Tonight, I will put on “Thriller” and let Michael, the zombies, the grisly ghouls, Vincent and the music and lyrics bring back fond memories when music could transcend across all socio-economic classes, racial/ethnic groups, genders——-without having to resort to profanity and degrading stereotypes that offended—–music that was, and still is music in the truest sense.


See it again and realize that at that time we were witness to the outstanding creative genius of Michael Jackson at work on a song/video that many of us never knew would have such a profound change in music video formats and technical production. ************************************************************************************************************









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For the  past few days, NBC Nightly news has been doing a series of reports on the staus of Black American women. These nightly reports range in topics on career/employment, education, life in the home and many other topics of importance.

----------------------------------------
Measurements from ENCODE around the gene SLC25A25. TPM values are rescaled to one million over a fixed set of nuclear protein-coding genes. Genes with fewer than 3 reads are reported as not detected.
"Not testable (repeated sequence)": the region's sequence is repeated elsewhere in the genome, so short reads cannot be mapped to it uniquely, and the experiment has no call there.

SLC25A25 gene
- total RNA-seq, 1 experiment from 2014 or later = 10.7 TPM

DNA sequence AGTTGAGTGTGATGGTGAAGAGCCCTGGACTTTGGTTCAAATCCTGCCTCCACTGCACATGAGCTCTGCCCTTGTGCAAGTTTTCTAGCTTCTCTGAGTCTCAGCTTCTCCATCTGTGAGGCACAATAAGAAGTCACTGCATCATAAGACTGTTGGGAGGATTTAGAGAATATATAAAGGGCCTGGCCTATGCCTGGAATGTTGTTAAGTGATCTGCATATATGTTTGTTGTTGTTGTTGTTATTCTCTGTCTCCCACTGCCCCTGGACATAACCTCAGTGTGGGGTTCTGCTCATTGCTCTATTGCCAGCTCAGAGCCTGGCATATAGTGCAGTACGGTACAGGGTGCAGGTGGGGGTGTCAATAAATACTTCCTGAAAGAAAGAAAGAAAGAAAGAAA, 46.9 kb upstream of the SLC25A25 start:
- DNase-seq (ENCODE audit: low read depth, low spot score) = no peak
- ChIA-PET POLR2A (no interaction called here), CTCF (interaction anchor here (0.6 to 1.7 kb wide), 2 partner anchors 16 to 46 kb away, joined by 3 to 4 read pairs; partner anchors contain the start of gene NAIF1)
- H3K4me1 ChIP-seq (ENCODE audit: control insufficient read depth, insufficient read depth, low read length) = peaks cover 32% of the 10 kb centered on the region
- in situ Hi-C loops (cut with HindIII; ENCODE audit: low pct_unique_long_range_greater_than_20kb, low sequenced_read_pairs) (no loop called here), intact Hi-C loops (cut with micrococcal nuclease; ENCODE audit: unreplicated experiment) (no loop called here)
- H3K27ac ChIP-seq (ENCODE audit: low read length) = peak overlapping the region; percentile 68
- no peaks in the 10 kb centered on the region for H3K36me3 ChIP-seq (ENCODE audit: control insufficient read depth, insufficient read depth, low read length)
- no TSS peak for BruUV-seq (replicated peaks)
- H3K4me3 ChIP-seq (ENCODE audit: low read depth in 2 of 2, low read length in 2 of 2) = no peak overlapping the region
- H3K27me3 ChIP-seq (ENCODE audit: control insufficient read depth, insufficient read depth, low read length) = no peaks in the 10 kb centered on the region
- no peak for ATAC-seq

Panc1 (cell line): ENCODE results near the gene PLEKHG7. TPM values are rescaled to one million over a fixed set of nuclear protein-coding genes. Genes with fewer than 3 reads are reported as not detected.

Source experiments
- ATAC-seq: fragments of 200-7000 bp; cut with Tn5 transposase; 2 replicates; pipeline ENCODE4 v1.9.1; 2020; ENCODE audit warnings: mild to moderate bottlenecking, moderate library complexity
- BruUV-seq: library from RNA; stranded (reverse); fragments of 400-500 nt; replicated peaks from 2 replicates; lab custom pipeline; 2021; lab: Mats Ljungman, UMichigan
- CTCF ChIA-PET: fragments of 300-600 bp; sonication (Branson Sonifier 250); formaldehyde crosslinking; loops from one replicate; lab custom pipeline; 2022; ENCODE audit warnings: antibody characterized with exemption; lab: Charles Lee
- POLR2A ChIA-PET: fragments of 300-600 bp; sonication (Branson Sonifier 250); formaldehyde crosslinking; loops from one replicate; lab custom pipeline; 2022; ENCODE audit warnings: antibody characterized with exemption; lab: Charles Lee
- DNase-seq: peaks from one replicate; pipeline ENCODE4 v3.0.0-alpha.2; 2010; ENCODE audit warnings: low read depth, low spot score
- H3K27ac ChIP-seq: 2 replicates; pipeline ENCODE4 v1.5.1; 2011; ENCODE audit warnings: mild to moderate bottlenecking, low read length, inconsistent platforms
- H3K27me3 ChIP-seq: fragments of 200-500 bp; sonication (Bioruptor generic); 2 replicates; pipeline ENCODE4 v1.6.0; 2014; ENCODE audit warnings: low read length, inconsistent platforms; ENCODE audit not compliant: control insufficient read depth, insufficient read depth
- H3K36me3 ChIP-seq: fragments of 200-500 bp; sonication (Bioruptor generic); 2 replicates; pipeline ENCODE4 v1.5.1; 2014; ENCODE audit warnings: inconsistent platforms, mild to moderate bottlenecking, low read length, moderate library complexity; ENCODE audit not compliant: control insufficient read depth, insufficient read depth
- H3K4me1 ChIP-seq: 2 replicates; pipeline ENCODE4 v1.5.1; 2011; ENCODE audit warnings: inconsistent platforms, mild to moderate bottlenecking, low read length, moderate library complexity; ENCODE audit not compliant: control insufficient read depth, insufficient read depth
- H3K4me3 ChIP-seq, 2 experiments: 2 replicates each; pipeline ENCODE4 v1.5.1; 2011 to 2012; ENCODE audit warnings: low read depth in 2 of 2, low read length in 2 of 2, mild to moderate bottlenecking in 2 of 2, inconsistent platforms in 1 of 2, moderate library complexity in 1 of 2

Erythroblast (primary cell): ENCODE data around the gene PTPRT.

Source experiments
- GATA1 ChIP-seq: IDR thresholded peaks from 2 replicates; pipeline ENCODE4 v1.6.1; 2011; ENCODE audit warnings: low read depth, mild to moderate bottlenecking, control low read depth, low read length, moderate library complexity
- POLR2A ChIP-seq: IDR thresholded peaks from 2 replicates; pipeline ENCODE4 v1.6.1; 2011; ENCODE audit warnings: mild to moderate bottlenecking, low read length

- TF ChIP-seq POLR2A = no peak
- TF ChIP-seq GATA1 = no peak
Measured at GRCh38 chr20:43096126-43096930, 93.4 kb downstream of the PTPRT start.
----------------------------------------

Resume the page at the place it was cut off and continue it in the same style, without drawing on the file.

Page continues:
Monday’s report centered on the following:

  Monday: Booming in business

  The business of black women

  Women’s edge in education

  Succeeding at worK

  Web-exclusive: Trading briefcases for diaper bags


Tuesday’s report addressed the health risks for Black women, most notably, the risks of breast cancer and how it affects Black women in relation to the rest of the general population:

Tuesday: Health risks for Black women 

 _Black women and breast cancer

_Health experts on Black women, cancer


Wednesday’s report centered on the statistics that says that 40% of black women have never married, with the national average of never-marrieds at 27%, and among whites, never-married is at 16% for white women. Some of the Black women interviewed considered the choices they faced:  marry outside of the Black race, or marry men who have different goals/values than the Black woman (Black women who are college-educated who are unable to find Black men of comparable educational backgrounds as themselves).  The report also stated that 47% of single Black women have adopted children.

Wednesday:  Redefining Black Families  The growing achievement gap between Black women and Black men may be having an impact on their relationships.

_Rehema Ellis reports



The series continues for the rest of this week.

Thurday:  Power At the Polls